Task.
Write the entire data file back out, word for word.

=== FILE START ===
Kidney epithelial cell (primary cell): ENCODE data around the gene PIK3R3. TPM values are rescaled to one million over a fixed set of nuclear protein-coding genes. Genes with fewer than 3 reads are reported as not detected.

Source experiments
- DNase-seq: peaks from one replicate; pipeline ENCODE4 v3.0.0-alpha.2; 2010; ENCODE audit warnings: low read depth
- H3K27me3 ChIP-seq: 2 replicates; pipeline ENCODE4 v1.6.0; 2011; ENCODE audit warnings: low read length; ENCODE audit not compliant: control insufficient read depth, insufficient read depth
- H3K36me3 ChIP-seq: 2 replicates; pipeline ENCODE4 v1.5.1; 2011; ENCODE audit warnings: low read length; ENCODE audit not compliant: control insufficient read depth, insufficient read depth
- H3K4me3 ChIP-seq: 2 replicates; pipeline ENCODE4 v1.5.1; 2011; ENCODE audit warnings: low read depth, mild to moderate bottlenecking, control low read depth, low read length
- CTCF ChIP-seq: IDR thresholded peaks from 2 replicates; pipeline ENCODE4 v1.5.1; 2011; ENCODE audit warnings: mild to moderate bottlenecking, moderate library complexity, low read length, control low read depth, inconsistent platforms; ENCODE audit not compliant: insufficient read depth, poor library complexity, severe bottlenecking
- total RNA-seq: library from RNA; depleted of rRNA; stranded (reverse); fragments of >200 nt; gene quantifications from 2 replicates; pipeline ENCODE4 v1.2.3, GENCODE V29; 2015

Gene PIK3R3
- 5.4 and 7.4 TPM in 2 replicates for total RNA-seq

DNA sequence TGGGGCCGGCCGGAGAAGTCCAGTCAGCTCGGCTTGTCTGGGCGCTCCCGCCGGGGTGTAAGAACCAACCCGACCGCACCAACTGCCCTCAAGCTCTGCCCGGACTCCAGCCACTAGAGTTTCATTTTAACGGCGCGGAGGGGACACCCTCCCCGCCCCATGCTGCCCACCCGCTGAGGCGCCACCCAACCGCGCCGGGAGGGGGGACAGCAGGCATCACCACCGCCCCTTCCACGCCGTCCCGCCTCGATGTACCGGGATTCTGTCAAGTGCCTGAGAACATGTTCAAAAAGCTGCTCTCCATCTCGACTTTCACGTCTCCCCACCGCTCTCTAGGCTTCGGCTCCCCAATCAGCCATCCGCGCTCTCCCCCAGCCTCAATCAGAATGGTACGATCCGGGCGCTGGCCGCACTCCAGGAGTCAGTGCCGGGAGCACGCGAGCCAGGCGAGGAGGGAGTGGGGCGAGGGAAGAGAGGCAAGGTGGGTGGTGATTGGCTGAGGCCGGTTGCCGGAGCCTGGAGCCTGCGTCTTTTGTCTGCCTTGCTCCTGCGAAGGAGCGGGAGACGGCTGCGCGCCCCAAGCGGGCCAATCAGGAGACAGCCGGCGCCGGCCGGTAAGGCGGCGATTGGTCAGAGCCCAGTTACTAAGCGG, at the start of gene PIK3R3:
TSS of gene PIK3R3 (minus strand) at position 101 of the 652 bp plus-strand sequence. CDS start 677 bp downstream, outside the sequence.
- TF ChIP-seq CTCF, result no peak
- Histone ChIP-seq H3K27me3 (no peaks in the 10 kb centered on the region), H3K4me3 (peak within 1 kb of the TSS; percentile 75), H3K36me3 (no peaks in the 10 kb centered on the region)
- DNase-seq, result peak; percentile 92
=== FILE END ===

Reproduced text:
Kidney epithelial cell (primary cell): ENCODE data around the gene PIK3R3. TPM values are rescaled to one million over a fixed set of nuclear protein-coding genes. Genes with fewer than 3 reads are reported as not detected.

Source experiments
- DNase-seq: peaks from one replicate; pipeline ENCODE4 v3.0.0-alpha.2; 2010; ENCODE audit warnings: low read depth
- H3K27me3 ChIP-seq: 2 replicates; pipeline ENCODE4 v1.6.0; 2011; ENCODE audit warnings: low read length; ENCODE audit not compliant: control insufficient read depth, insufficient read depth
- H3K36me3 ChIP-seq: 2 replicates; pipeline ENCODE4 v1.5.1; 2011; ENCODE audit warnings: low read length; ENCODE audit not compliant: control insufficient read depth, insufficient read depth
- H3K4me3 ChIP-seq: 2 replicates; pipeline ENCODE4 v1.5.1; 2011; ENCODE audit warnings: low read depth, mild to moderate bottlenecking, control low read depth, low read length
- CTCF ChIP-seq: IDR thresholded peaks from 2 replicates; pipeline ENCODE4 v1.5.1; 2011; ENCODE audit warnings: mild to moderate bottlenecking, moderate library complexity, low read length, control low read depth, inconsistent platforms; ENCODE audit not compliant: insufficient read depth, poor library complexity, severe bottlenecking
- total RNA-seq: library from RNA; depleted of rRNA; stranded (reverse); fragments of >200 nt; gene quantifications from 2 replicates; pipeline ENCODE4 v1.2.3, GENCODE V29; 2015

Gene PIK3R3
- 5.4 and 7.4 TPM in 2 replicates for total RNA-seq

DNA sequence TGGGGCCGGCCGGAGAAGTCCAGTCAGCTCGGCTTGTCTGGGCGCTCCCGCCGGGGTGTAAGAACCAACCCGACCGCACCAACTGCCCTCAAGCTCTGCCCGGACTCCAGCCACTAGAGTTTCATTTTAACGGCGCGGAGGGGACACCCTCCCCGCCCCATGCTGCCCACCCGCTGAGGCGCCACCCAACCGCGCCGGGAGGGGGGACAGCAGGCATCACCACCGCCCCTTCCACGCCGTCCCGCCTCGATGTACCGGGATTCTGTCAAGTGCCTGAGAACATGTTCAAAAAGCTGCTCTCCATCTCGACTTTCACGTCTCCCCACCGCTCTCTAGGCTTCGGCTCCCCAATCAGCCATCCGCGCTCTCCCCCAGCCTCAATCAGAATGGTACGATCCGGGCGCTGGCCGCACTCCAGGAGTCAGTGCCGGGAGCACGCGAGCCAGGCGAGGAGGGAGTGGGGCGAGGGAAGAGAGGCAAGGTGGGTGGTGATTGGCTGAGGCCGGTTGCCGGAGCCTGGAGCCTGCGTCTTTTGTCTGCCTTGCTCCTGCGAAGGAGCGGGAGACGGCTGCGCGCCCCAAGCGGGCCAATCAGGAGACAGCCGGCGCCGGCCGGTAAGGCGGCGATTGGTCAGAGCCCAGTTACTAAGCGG, at the start of gene PIK3R3:
TSS of gene PIK3R3 (minus strand) at position 101 of the 652 bp plus-strand sequence. CDS start 677 bp downstream, outside the sequence.
- TF ChIP-seq CTCF, result no peak
- Histone ChIP-seq H3K27me3 (no peaks in the 10 kb centered on the region), H3K4me3 (peak within 1 kb of the TSS; percentile 75), H3K36me3 (no peaks in the 10 kb centered on the region)
- DNase-seq, result peak; percentile 92